Spatial Concept, Geometry 1968
Spatial Concept, Geometry captures the philosophy of both Kazuo Nakamura’s art and science. The painting is a white grid outlined against a black background. Starting at the bottom left corner and moving along the left edge and across the top toward the right side of the painting are two-dimensional geometric shapes (some cropped) that range from triangles through squares to circles. The white grid references Nakamura’s interest in the grid as a critical device in art and science, and the geometric forms illustrate his interpretation of the history of art from the Renaissance to modern times. Painted in 1968, this iconic work hung in Nakamura’s living room for the remaining years of his life.
In 1972, an interviewer commented about Spatial Concept, Geometry: “This looks almost like a graph of the forms that western art has taken, isn’t it?” Nakamura responded: “It’s not only that but also what happened in science; How they went back to basics which were based on the forms of geometry.” He explained that the geometric shapes in their ascent represent our gradual move away from our three-dimensional, earthbound perception of the world, first defined by the Renaissance and represented by the triangle. That is followed by a rhombus, the tilted square, which is the moment of Impressionism combined with the influence of Japanese art, followed by the square referencing Cubism. Then humanity turns a corner (literally in the painting), with the octagon and the circle, which are associated with the arrival of abstract art. In science these forms mark humanity’s gradual escape from gravity, as people discovered that everything in the universe is circular. Nakamura identified the moon landing as the moment we reach the ellipse, and then our journey continues, beyond the frame, and beyond the confines of our corner of the universe.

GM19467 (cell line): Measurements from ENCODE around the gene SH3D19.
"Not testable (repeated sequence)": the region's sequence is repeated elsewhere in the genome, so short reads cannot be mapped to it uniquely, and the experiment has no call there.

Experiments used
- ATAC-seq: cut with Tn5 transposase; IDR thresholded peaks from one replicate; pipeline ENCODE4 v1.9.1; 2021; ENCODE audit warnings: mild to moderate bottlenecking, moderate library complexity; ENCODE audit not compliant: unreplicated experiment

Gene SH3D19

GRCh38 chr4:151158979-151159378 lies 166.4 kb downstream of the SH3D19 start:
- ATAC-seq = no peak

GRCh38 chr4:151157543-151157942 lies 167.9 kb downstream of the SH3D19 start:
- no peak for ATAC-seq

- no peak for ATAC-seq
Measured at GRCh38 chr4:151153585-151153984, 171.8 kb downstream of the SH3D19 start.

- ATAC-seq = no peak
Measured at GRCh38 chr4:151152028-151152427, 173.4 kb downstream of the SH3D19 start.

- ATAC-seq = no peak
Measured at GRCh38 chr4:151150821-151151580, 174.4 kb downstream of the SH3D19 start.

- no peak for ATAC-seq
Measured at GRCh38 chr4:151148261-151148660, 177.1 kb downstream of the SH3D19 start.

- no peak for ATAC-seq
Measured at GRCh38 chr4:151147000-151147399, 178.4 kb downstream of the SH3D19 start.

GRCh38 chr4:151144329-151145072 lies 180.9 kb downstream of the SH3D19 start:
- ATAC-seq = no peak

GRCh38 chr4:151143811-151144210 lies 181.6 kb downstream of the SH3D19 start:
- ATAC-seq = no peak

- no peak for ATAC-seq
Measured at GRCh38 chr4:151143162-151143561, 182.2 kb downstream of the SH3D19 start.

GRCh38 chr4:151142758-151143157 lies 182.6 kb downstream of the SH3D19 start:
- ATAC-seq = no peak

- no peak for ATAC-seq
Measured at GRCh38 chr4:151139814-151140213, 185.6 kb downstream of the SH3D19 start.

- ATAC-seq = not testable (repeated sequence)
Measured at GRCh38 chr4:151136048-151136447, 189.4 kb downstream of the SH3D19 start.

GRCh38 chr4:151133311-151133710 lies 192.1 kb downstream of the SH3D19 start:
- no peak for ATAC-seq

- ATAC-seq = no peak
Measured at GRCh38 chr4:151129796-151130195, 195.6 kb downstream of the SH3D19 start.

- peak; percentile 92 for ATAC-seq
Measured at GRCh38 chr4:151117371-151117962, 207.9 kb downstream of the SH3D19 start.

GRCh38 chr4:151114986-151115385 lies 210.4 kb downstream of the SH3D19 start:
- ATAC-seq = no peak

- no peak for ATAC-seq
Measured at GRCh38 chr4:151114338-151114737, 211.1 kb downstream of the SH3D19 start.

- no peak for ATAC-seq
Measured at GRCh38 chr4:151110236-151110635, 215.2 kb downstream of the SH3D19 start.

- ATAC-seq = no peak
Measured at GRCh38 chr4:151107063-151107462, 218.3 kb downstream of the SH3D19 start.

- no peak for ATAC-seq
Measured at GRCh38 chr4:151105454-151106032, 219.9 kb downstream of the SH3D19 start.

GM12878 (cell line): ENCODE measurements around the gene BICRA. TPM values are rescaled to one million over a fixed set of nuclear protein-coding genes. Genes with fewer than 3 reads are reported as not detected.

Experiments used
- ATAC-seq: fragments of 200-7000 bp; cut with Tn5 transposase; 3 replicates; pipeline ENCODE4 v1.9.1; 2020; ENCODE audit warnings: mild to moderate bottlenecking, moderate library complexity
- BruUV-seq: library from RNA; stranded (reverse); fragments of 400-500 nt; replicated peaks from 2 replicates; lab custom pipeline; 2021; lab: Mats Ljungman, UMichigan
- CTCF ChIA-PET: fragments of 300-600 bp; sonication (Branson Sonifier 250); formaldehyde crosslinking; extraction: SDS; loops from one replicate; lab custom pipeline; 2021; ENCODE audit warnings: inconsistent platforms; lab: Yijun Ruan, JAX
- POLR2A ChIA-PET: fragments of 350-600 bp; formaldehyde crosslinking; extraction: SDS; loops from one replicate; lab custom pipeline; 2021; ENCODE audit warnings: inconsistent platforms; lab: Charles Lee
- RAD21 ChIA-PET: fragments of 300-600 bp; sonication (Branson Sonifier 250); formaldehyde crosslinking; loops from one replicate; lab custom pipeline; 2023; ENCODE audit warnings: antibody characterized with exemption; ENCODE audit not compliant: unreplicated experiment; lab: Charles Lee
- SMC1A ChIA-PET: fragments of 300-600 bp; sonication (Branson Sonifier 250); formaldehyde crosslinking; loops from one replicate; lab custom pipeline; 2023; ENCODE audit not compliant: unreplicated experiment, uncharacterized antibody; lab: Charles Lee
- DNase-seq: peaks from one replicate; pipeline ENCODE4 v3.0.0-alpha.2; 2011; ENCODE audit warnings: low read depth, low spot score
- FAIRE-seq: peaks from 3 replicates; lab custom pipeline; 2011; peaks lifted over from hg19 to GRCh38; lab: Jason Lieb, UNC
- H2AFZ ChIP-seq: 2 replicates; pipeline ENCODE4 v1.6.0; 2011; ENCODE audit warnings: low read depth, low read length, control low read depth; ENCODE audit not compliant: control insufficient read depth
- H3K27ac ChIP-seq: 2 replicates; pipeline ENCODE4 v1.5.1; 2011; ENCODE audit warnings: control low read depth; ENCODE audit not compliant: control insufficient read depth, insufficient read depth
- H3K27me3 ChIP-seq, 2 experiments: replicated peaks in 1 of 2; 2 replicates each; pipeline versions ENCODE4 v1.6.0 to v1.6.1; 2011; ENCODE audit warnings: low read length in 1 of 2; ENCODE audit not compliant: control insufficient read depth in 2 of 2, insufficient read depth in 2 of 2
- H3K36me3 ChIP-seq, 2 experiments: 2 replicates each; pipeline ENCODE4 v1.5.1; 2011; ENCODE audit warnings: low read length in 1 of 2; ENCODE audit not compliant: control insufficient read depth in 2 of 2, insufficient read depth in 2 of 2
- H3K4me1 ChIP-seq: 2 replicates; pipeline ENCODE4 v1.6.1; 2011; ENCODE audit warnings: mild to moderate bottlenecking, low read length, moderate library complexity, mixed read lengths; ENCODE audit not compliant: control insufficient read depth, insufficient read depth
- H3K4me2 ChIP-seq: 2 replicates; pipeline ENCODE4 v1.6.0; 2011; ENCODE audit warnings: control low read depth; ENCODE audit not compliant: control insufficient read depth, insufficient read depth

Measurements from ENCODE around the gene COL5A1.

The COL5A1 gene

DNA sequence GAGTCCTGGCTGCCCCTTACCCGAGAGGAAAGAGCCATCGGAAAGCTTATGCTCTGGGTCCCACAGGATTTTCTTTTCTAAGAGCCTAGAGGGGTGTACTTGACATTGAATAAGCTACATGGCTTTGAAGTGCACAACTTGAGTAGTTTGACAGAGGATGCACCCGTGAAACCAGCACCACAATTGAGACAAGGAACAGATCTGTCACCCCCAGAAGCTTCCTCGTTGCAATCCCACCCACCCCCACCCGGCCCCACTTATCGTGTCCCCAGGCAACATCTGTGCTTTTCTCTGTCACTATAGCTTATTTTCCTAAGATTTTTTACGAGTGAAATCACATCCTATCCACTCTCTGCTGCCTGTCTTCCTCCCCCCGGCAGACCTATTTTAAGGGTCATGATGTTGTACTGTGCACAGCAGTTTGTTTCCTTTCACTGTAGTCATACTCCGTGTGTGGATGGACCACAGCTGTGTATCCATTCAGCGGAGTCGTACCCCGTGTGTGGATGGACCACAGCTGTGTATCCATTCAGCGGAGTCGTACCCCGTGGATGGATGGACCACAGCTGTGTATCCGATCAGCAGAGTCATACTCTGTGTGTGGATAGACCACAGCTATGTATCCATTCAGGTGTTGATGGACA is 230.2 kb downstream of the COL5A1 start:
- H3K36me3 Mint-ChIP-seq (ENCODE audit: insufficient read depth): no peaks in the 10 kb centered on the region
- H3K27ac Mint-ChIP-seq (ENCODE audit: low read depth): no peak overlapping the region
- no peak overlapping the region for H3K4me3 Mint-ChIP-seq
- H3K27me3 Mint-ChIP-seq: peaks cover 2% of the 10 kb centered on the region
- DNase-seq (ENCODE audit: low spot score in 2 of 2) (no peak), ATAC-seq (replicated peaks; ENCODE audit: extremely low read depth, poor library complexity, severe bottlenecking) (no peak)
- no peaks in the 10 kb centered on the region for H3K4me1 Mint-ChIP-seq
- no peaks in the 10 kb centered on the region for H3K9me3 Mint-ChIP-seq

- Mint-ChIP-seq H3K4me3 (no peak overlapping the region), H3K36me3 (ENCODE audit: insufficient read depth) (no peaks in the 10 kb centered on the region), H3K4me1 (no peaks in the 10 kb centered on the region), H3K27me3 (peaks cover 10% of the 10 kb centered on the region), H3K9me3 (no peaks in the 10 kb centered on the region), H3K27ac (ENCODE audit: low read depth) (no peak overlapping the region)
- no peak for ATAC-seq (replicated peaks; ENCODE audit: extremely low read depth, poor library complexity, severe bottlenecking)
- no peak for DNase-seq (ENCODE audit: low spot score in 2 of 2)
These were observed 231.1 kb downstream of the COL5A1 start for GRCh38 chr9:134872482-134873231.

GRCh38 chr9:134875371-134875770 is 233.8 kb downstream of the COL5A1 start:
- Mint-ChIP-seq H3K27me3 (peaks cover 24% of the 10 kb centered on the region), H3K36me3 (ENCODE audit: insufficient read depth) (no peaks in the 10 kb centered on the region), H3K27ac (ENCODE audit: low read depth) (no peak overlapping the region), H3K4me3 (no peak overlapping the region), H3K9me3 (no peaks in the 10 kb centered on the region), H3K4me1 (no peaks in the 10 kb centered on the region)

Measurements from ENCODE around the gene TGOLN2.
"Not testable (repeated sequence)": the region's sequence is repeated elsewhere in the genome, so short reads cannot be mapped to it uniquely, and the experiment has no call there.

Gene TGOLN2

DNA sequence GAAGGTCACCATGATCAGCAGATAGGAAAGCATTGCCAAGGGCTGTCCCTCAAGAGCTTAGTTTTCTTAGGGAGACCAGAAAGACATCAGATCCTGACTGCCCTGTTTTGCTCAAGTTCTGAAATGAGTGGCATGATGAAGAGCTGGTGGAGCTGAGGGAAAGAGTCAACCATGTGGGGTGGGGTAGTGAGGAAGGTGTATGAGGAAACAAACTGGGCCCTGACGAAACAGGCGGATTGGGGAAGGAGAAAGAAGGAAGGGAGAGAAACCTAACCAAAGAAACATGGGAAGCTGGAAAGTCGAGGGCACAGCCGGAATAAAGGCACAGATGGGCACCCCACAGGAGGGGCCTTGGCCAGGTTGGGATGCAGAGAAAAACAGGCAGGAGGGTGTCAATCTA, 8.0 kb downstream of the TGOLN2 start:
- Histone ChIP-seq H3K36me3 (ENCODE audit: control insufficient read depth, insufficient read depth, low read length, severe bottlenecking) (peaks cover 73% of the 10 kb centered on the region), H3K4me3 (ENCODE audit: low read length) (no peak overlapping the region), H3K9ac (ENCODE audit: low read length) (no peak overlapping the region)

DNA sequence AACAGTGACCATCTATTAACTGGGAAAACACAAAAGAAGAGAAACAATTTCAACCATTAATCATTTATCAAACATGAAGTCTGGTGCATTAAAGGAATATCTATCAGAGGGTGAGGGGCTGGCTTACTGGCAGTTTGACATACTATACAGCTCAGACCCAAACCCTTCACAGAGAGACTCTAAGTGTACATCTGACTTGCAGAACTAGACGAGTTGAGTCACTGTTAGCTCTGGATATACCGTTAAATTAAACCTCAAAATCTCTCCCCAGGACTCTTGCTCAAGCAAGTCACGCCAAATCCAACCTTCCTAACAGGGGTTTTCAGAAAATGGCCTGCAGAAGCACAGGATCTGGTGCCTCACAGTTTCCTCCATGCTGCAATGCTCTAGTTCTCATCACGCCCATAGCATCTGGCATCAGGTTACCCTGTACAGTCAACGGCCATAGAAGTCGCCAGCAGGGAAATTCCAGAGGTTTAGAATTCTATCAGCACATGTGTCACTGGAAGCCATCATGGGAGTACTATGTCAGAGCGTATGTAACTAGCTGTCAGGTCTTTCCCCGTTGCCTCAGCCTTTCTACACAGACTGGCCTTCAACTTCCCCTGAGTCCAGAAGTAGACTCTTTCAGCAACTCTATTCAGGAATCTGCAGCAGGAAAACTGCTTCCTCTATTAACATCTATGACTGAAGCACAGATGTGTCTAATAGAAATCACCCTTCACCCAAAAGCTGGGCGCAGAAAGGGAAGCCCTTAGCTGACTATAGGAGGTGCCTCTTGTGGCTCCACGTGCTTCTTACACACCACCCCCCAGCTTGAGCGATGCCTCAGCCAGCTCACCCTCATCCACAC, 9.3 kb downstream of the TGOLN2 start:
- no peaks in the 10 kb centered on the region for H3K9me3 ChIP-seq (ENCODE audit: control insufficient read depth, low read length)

A sister work of sorts to Spatial Concept, Geometry is Spatial Concept/Evolution, 1970, which rephrases Nakamura’s reading of the evolution of art in terms of his own personal visual progression paralleled by geometric shapes. That work is marked by a grid pattern with a diagonal running from the bottom left to the top right. The manner in which the grid is created, with its individual squares circumscribed by waves, may be Nakamura’s ingenious way of presenting the quantum wave-particle duality, the scientific parallel to the evolution of Nakamura’s own work.
Nakamura’s art has always been about the atomic world in some form or fashion, at least since the mid-1950s, and this interpretation makes sense in that context. Why the two sides would meet along the diagonal can be read as the evolution of human thought on one side meeting up or coming closer and closer to the reality it is seeking to describe. Of further note is the uncanny resemblance between the grid and its colour in Nakamura’s painting and images of the core of nuclear reactors. The bluish green hue so frequently photographed is due to the electromagnetic radiation known as Cherenkov radiation, which in the reactors is generated when a charged particle from a spent fuel rod moves through water in the cooling tanks faster than light does. Nakamura would have known about Cherenkov radiation from Scientific American, where numerous articles over the years have referenced it.